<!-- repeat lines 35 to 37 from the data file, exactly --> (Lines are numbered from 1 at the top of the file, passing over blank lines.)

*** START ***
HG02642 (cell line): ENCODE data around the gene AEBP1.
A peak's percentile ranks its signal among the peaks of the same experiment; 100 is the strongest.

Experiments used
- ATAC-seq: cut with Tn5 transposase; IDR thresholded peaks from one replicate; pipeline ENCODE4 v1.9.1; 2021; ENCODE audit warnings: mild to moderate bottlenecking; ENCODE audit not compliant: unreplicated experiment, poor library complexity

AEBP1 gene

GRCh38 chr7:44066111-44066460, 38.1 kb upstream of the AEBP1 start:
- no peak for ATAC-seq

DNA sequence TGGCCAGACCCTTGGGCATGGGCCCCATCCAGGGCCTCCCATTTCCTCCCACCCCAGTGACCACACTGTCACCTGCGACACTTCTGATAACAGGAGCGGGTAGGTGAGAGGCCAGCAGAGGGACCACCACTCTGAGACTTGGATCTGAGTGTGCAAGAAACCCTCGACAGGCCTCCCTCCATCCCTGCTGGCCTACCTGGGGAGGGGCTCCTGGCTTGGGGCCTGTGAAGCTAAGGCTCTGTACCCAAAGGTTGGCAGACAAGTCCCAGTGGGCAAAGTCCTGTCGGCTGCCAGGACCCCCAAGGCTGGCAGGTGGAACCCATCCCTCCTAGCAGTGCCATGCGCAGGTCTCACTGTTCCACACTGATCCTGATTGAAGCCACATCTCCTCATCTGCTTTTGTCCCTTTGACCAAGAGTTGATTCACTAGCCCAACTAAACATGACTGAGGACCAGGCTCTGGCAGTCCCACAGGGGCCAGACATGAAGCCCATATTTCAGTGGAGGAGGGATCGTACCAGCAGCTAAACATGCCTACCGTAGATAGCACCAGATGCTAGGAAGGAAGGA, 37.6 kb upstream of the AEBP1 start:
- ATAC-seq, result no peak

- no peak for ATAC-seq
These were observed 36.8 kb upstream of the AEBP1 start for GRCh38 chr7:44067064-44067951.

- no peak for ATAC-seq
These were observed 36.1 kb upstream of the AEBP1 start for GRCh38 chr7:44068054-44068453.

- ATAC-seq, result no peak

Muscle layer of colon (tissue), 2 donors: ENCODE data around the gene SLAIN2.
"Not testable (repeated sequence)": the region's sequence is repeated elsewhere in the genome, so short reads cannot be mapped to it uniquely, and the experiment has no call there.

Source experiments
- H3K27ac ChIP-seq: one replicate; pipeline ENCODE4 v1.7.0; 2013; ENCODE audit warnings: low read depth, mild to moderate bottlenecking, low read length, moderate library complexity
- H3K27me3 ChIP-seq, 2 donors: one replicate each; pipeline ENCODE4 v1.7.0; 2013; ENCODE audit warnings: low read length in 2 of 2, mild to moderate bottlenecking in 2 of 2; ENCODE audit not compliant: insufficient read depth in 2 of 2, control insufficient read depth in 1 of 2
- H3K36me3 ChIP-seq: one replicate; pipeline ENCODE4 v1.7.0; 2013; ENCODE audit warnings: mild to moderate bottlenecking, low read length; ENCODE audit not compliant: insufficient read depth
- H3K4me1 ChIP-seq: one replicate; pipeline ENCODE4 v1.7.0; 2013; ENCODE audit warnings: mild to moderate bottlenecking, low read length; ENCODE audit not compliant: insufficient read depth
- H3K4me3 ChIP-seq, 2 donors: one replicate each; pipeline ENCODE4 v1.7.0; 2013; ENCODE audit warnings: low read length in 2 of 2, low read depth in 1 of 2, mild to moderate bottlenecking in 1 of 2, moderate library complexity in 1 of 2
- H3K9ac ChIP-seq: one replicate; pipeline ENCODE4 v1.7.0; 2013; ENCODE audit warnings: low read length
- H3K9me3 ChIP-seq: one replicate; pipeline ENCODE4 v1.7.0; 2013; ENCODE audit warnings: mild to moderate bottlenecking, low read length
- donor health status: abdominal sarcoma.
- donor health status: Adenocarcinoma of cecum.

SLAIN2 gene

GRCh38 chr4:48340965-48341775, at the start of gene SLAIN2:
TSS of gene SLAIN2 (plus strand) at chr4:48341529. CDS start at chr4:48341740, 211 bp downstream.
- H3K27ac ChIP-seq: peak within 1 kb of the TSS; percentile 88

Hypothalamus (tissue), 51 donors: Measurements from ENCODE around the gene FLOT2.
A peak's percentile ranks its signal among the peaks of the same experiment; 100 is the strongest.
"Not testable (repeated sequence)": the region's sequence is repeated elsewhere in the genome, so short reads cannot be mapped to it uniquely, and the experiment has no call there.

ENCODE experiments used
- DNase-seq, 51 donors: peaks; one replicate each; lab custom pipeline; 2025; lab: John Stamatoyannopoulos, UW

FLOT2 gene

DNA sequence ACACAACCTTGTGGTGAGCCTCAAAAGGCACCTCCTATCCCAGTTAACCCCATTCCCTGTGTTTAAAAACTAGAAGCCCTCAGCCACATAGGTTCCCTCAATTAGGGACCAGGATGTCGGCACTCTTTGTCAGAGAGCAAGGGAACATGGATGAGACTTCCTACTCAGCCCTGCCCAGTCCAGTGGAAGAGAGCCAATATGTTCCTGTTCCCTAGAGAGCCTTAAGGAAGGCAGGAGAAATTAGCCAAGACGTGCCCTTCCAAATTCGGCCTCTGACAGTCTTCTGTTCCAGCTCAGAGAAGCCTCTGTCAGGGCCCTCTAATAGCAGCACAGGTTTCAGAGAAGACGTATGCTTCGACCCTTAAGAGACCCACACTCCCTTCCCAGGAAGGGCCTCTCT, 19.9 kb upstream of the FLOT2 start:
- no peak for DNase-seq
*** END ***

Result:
- DNase-seq, 51 donors: peaks; one replicate each; lab custom pipeline; 2025; lab: John Stamatoyannopoulos, UW

FLOT2 gene

DNA sequence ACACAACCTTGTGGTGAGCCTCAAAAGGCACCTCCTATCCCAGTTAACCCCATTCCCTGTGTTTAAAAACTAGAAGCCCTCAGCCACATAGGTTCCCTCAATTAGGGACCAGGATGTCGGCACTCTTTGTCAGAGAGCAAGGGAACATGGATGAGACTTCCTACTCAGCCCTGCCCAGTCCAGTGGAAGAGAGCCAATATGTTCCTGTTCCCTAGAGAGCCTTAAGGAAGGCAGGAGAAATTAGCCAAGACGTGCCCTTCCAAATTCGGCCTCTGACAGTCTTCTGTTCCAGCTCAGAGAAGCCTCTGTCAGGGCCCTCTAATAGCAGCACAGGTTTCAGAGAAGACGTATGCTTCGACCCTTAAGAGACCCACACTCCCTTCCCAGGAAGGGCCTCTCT, 19.9 kb upstream of the FLOT2 start: